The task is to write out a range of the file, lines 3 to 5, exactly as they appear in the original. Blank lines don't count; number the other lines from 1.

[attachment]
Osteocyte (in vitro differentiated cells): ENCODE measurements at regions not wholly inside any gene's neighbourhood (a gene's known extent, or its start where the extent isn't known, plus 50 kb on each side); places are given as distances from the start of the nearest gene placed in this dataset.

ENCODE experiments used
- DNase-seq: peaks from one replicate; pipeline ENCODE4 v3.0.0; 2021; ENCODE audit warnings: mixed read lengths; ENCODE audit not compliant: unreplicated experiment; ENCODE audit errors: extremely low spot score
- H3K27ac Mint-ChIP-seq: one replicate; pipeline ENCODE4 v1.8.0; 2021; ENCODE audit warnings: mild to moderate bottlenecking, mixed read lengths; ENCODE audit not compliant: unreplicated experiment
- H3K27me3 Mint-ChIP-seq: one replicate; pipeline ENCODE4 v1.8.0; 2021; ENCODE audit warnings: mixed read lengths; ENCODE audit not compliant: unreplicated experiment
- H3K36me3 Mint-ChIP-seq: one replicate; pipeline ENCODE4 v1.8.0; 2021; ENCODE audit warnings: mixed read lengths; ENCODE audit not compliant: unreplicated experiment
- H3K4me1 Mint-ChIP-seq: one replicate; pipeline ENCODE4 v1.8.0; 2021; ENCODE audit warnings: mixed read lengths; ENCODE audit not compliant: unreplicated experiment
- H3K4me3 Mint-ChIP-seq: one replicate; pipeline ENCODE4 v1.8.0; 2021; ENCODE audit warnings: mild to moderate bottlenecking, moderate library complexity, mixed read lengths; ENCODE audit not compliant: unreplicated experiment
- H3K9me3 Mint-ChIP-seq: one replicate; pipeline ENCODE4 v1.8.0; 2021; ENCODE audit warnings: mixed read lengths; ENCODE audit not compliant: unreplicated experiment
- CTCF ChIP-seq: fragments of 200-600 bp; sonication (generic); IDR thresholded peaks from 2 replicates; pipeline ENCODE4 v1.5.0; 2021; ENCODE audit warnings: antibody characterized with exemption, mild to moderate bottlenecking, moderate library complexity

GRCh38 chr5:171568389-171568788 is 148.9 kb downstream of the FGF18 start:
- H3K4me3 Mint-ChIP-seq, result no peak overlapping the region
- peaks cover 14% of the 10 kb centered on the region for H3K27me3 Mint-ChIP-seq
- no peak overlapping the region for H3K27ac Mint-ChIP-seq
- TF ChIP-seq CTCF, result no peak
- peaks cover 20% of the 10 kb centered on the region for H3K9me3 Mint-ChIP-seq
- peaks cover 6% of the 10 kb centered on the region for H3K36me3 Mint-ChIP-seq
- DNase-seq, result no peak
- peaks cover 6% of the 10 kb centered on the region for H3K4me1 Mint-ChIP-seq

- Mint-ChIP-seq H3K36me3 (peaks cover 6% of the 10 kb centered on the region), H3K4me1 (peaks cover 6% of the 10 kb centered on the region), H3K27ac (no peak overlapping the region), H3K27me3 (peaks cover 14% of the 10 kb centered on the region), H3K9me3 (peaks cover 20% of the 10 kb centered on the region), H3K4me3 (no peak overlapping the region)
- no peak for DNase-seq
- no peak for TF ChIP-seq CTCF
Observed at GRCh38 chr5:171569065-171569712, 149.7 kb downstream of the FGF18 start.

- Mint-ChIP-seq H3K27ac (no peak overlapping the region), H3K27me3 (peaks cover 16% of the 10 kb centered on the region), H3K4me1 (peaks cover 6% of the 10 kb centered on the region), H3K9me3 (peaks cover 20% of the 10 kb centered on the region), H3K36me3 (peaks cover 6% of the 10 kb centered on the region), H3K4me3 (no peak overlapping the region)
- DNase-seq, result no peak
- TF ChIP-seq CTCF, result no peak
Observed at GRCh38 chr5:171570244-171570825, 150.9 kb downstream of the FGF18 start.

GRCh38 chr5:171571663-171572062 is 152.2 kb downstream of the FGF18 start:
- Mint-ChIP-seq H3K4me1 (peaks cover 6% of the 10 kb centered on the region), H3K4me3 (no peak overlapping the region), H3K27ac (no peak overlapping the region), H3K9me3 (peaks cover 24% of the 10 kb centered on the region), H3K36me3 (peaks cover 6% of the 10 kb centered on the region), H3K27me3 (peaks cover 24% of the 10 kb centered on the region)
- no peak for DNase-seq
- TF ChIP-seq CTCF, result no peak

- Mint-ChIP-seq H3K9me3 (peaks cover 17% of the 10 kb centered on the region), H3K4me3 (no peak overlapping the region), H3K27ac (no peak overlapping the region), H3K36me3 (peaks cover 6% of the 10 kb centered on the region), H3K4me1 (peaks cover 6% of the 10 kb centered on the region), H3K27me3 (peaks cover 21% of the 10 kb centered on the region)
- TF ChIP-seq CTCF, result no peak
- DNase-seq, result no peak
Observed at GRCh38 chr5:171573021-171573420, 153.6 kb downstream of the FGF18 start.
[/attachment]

- DNase-seq: peaks from one replicate; pipeline ENCODE4 v3.0.0; 2021; ENCODE audit warnings: mixed read lengths; ENCODE audit not compliant: unreplicated experiment; ENCODE audit errors: extremely low spot score
- H3K27ac Mint-ChIP-seq: one replicate; pipeline ENCODE4 v1.8.0; 2021; ENCODE audit warnings: mild to moderate bottlenecking, mixed read lengths; ENCODE audit not compliant: unreplicated experiment
- H3K27me3 Mint-ChIP-seq: one replicate; pipeline ENCODE4 v1.8.0; 2021; ENCODE audit warnings: mixed read lengths; ENCODE audit not compliant: unreplicated experiment